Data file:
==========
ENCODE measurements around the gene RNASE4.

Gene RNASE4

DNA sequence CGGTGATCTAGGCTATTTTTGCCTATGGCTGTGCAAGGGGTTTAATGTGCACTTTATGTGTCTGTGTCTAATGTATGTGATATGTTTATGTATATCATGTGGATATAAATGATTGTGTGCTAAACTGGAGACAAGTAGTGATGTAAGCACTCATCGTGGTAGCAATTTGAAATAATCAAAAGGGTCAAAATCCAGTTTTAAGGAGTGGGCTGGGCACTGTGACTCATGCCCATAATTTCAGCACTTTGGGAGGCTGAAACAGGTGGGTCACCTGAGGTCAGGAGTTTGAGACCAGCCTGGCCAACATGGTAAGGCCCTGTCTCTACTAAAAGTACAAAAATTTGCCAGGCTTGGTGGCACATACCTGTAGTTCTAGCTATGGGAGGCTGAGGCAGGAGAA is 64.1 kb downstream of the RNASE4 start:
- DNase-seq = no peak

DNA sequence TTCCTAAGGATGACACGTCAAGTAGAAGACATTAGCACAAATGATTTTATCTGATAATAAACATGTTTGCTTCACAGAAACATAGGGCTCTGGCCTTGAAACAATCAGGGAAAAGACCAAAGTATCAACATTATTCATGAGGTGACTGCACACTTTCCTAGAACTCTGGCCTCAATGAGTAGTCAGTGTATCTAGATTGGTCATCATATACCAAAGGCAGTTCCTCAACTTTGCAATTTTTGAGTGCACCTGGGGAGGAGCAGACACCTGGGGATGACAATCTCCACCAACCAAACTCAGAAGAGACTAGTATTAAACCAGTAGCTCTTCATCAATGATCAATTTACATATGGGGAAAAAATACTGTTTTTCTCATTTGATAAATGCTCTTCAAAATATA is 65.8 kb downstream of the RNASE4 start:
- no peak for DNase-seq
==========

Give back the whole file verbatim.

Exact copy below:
ENCODE measurements around the gene RNASE4.

Gene RNASE4

DNA sequence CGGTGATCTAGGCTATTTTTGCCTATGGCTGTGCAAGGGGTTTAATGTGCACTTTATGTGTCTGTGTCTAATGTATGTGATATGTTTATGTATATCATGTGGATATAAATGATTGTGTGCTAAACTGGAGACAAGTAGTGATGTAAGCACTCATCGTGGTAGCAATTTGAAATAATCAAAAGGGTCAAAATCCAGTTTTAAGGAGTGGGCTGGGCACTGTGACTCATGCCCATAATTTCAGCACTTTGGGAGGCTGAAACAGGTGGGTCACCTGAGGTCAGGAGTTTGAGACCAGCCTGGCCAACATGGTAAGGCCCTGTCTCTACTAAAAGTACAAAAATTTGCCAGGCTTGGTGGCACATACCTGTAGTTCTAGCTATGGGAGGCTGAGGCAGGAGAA is 64.1 kb downstream of the RNASE4 start:
- DNase-seq = no peak

DNA sequence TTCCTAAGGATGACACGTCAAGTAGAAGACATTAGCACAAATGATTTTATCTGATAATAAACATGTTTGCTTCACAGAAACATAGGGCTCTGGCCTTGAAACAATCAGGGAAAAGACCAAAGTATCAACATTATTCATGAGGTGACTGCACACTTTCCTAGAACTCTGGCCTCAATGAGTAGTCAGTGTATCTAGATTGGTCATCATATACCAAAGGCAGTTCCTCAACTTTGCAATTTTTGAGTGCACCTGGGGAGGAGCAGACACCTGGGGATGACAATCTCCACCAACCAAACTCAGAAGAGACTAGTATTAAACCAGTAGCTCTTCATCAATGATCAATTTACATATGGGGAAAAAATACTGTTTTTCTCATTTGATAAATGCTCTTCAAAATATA is 65.8 kb downstream of the RNASE4 start:
- no peak for DNase-seq